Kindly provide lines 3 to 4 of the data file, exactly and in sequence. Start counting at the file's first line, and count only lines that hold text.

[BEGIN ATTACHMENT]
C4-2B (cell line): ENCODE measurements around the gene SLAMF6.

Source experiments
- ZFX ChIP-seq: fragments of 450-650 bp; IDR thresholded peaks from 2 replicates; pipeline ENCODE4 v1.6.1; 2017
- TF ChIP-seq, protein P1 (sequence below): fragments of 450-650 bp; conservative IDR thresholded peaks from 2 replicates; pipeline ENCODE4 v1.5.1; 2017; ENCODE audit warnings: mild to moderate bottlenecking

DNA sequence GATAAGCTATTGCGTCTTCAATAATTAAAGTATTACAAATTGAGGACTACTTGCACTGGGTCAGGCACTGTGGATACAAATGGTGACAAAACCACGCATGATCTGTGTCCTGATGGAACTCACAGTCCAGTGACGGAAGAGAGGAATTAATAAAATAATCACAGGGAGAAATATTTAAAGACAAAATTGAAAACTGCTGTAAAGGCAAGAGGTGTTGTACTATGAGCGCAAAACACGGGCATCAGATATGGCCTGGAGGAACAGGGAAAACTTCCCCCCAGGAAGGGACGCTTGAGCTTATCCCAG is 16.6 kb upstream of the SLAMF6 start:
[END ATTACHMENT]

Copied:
- ZFX ChIP-seq: fragments of 450-650 bp; IDR thresholded peaks from 2 replicates; pipeline ENCODE4 v1.6.1; 2017
- TF ChIP-seq, protein P1 (sequence below): fragments of 450-650 bp; conservative IDR thresholded peaks from 2 replicates; pipeline ENCODE4 v1.5.1; 2017; ENCODE audit warnings: mild to moderate bottlenecking